A white man accused of racial profiling after calling the police on a black woman attempting to swim in the neighborhood pool no longer has a job.
A video of the interaction, shared to Facebook by Jasmine Edwards earlier this week, netted millions of views and shared thousands of times in just the first 24 hours. It opens with Edwards pressing a man identified as Adam Bloom on why he demanded her ID as she and her son enjoyed the neighborhood pool in North Carolina.
Only residents of Glenridge Neighborhood in Winston-Salem are allowed to use the quiet community pool, which Edwards said she proved by providing her address.
“Where does it say I have to show an ID to use my pool? My own pool?” she asks Bloom from behind her cell phone. Edwards adds that “nobody else was asked for their ID. I feel this is racial profiling; I am the only black person here with my son in the pool.”
One of two police officers already on the scene at the start of the recording defended Edwards, saying that if she “has a card to get into the pool I believe that it should be enough.”
Edwards in the end, hands over her key card which the officer uses to successfully open the gate to the pool.
“I apologize for the time and the altercation that occurred,” the officer tells her.
Bloom alternatively can be seen stalking off without apology.
The video prompted widespread critique, with many on social media calling for Bloom’s firing. Until recently, he’d served as served as the Value Realization Leader at Sonoco, according to his Linkedin Page.
The delivery and packaging service in a tweet announced Friday morning an employee involved in “well-documented incident” at a pool over the Fourth of July holiday is no longer involved with the company in “any respect.”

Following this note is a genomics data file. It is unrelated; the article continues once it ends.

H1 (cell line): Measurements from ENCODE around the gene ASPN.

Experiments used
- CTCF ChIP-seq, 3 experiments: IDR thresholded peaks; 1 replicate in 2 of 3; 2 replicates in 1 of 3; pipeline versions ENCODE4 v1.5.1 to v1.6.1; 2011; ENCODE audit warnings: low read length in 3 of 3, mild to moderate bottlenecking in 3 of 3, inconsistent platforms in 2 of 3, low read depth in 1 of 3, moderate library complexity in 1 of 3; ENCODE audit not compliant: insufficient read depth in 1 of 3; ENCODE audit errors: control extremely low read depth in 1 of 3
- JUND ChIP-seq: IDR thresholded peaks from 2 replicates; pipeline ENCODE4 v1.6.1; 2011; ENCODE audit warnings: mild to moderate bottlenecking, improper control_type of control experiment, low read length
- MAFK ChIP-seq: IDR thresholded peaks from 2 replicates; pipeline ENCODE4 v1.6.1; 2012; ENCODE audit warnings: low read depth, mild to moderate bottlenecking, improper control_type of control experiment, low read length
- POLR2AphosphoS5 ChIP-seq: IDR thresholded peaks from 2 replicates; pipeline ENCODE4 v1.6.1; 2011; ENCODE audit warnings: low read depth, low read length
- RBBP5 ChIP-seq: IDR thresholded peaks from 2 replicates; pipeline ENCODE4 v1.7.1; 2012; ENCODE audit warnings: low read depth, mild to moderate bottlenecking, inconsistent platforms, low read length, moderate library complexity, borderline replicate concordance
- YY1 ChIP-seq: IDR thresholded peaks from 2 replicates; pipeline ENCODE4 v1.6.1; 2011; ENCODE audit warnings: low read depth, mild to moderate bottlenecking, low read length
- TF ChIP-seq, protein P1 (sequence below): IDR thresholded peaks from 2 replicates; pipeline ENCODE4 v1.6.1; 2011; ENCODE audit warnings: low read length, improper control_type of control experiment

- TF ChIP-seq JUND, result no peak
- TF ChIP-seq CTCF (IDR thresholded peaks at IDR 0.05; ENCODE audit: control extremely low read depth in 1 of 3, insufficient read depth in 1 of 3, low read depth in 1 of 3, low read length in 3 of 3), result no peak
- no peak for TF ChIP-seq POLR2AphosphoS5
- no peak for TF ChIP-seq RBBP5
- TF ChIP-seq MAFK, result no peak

“Our core values at Sonoco are built on dignity and respect for all, and we do not condone discrimination of any kind, inside or outside of the workplace,” the company said in a statement. “With more than 20,000 employees across the globe of all races, religions, colors and creeds, we value the diverse experiences and perspectives our teammates bring to our company, which makes us better everyday.”
The neighborhood association, in a statement obtained the Independent, similarly condemned Bloom’s actions: “By calling the police on one of our neighbors, the [Bloom] escalated a situation in way that does not reflect the inclusive values Glenridge seeks to uphold as a community.”
The pool-side confrontation is only the latest on a growing number of white people accused of racial profiling.
At the end of June, a white woman identified as Allison Ettel phoned the police on an eight-year-old black girl for selling water bottles outside of their San Francisco apartment without a permit. The confrontation was shared on Instagram where it quickly went viral and Ettel was earned the moniker “Permit Patty” on social media.
In another recent viral video, a woman now known as “BBQ Becky” can be see calling the cops on a group of black people enjoying a cookout at a park in Oakland Califronia. She was identified as 41-year-old environmental scientist Jennifer Schulte.
And in April, Starbucks face widespread backlash after the manage of a Philadelphia cafe called police on two black men awaiting the arrival of a business colleague. They were escorted out of the shop in handcuffs, which prompted days of protest.
Just a month later, Lolade Siyonbola was sleeping in the common room in her dorm building at Yale University when a fellow student, Sarah Braasch, called the police. Siyonbola livestreamed her exchange with officers during which she worked to convince him she was a student at the Ivy League school.